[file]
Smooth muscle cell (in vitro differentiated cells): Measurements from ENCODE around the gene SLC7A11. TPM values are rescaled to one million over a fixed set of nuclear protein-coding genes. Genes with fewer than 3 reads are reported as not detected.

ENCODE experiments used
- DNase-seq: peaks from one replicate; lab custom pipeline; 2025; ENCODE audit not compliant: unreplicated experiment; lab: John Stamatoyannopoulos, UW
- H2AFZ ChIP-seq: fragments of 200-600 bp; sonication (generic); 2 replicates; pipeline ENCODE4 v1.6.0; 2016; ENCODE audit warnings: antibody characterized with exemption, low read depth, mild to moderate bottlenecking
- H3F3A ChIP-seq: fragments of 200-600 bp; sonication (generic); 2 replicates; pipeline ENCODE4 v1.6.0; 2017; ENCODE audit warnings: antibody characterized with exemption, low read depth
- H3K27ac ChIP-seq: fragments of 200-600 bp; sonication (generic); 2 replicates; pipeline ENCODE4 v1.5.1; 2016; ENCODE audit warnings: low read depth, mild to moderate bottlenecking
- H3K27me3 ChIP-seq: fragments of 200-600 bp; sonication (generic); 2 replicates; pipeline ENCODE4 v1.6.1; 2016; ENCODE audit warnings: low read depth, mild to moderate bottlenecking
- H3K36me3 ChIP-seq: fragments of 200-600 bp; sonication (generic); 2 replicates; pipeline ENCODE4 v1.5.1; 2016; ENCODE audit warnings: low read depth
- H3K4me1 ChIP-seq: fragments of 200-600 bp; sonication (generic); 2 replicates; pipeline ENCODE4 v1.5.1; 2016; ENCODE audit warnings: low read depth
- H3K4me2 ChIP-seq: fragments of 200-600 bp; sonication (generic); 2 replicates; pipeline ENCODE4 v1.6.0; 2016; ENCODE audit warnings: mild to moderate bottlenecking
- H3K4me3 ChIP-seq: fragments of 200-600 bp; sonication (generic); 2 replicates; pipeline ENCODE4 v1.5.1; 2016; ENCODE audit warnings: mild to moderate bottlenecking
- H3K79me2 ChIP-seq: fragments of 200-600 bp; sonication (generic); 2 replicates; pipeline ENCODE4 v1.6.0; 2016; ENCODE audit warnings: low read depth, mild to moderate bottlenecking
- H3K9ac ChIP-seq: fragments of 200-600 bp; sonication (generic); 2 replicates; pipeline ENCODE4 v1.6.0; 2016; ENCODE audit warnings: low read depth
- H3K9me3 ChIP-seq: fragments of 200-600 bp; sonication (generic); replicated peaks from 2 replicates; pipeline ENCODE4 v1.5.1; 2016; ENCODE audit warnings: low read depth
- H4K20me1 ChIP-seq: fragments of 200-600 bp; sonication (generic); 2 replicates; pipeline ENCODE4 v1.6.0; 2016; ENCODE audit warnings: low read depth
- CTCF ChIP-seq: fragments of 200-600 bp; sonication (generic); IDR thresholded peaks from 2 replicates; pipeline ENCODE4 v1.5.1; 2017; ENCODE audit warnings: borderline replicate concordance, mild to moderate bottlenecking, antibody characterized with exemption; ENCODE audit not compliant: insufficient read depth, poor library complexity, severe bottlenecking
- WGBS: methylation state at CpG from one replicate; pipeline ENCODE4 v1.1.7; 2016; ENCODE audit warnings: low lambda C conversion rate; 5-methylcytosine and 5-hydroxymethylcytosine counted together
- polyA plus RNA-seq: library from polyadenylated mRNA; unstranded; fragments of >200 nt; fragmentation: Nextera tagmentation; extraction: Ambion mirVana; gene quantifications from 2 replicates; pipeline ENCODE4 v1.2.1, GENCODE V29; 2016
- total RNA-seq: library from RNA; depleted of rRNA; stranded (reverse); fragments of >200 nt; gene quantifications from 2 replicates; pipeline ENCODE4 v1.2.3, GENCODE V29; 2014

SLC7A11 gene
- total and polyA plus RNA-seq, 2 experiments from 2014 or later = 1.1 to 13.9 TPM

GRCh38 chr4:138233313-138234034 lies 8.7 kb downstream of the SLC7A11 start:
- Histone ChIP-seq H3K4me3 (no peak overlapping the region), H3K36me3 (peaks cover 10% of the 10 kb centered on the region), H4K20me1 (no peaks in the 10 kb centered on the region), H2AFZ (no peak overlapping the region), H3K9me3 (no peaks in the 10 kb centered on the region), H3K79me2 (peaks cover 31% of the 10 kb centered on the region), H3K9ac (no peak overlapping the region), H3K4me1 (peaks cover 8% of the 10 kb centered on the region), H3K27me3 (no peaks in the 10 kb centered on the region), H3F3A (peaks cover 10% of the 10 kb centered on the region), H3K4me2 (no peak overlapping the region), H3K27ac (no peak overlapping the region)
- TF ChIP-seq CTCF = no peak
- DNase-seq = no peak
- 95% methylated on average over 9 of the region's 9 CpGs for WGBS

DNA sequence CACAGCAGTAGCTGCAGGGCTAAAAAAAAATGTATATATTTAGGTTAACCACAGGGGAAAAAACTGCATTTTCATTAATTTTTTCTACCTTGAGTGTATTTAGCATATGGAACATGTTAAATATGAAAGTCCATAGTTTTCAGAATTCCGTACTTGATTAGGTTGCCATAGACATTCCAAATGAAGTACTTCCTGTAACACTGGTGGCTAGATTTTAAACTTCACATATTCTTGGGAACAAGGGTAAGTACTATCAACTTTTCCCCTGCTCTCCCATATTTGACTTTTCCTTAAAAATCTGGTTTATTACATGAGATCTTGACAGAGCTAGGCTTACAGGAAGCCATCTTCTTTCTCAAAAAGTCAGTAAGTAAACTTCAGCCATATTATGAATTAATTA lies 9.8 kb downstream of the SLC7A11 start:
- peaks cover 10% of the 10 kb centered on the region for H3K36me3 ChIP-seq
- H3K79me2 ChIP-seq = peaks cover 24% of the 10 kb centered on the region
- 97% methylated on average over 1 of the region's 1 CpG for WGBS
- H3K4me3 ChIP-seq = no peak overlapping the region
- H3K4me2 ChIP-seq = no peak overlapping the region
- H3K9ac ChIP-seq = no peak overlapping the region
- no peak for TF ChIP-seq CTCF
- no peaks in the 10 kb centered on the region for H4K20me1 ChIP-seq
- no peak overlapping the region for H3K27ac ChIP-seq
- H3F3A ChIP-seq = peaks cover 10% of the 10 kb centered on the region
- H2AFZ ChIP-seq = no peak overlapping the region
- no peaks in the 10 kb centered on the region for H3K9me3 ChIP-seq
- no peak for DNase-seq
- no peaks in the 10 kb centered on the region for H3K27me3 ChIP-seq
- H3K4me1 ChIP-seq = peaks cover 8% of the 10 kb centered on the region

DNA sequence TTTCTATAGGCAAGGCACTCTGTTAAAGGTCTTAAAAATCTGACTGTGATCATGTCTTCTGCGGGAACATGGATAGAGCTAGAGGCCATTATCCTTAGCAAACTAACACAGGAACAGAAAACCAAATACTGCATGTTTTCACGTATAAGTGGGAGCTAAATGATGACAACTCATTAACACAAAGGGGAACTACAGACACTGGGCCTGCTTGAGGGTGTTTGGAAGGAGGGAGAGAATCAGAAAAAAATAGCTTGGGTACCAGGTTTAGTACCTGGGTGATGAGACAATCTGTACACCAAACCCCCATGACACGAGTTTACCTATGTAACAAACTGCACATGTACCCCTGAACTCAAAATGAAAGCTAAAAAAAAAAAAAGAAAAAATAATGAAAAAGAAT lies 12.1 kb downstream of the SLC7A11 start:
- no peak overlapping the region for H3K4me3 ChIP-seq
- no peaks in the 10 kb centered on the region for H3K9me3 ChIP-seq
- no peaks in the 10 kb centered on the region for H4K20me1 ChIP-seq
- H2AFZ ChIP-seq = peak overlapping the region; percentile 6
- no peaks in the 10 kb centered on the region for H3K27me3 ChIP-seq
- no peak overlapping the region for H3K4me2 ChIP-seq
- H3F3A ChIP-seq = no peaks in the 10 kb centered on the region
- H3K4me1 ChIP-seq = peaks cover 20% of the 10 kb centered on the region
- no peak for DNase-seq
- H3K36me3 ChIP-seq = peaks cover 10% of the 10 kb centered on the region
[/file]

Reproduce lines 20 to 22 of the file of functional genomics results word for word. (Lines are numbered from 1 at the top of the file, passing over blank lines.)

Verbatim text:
SLC7A11 gene
- total and polyA plus RNA-seq, 2 experiments from 2014 or later = 1.1 to 13.9 TPM

GRCh38 chr4:138233313-138234034 lies 8.7 kb downstream of the SLC7A11 start: